Love Letters at the Waybury Inn | Yankee Classic
Nobody remembers when the desk first came to the Waybury Inn. The East Middlebury, Vermont, landmark has been in continuous operation since 1820, so it’s a good bet that the desk, with its fold-out writing surface and dozens of small drawers and crannies, has been there for decades.
For many years the desk sat quietly in the inn’s Room 9, the honeymoon suite. No doubt most newlyweds paid little attention to it, their energy focused on other things. But one couple took the time to explore the quirky antique, and their curiosity was rewarded with the discovery of a slender secret drawer, in plain view though cunningly disguised as a bit of fretwork. To commemorate the moment, the bride dashed off a note and inserted it into the secret compartment:
June 27,1987. On this day Julie M. Hughes married Michael Southwick in Middlebury, Vt. We spent our wedding night here. We hope you enjoyed your stay here and leave a note, as we have, for others to find in this secret drawer of the grand ol’ desk.
Thus began the romantic and very quiet tradition of the secret drawer in Room 9. Only those lucky enough to stay in this particular room – and clever enough to discover the secret drawer — have been aware of the custom. In time, over 200 eloquent and sometimes deeply personal messages would be left in the room. They now reside in a shoe box stashed in a low drawer, waiting to be savored by a new generation of guests. The writing is by turns passionate, philosophical, comic, and profound.
As recently as eight weeks ago neither of us knew the other existed… We both have decided we wait to spend the rest of our lives together. Some things you know right away, and this is one of them. Maureen, l love you, I always will.
And this: In just one evening in this most peaceful place we have dedicated our lives to each other and charted our future together. We promise to return and update you on all our future exploits.
Only a minority of the notes are from newlyweds, but all of them explore the magic of romance.
We discovered the secret box and spent 30 minutes smiling and laughing together. We are not newlyweds. Our trip has been one of renewed love and friendship. After 16 years, we find we can still find things to talk about besides “the kids.” I love you, Ed. Thanks for a week to remember.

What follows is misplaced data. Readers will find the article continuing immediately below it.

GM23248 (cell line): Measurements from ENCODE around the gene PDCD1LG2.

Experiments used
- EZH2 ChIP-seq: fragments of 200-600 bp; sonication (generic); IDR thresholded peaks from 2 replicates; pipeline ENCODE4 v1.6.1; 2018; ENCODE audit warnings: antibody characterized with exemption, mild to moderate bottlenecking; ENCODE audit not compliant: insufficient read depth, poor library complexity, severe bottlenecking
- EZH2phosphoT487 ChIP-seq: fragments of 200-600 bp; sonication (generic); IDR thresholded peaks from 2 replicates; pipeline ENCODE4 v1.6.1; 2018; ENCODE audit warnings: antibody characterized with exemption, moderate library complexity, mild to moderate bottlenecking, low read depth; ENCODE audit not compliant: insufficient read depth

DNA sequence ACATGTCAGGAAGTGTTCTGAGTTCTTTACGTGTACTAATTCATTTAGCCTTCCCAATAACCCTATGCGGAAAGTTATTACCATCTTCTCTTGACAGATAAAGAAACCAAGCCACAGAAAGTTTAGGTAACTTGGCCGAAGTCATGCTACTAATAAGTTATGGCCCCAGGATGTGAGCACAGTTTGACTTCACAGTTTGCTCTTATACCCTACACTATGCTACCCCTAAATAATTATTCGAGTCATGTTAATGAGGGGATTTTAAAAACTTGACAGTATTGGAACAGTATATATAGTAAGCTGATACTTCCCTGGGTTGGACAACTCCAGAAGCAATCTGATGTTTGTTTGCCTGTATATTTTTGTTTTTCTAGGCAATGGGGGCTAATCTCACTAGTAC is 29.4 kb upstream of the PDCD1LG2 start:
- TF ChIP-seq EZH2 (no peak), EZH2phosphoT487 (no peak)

Many of the letters are surprisingly candid, with references to broken relationships, personal hardship, illness, and death. A husband has surprised his wife with a Vermont vacation because… in February we found out that our eldest daughter has diabetes. She was almost at coma level. Then just a week ago I found out I’m going to have surgery.
One particular letter is remarkable for its unblinking clarity: I remember the night I met him. Before I went out, I told God that I had had enough — no more physical abuse and no more mental abuse. No more. What was the sign that it was right? He asked to kiss me goodnite. (No one ever asked, just assumed the role and went for it.) You know what I said? No. He wasn’t offended, and yes, I saw him again… Just remember: Fight for what is yours and ask God to bring you through it. You can’t do it alone. We have been sober 12 years and have a beautiful five-year-old and are in this for the long hauI.
One gets the feeling that many of these writers are articulating things they’ve long felt but never expressed. One muses on the therapeutic quality of the letters.
Upon reading these letters, I was surprised how quickly moved I was, am, by their sincerety and strength. Perhaps writing here is like talking while lying on a psychiatrist’s couch, free to think, to feel, to remember — trusting the listener as I do now you, the reader.
Please Note: This information was accurate at the time of publication. When planning a trip, please confirm details by directly contacting any company or establishment you intend to visit.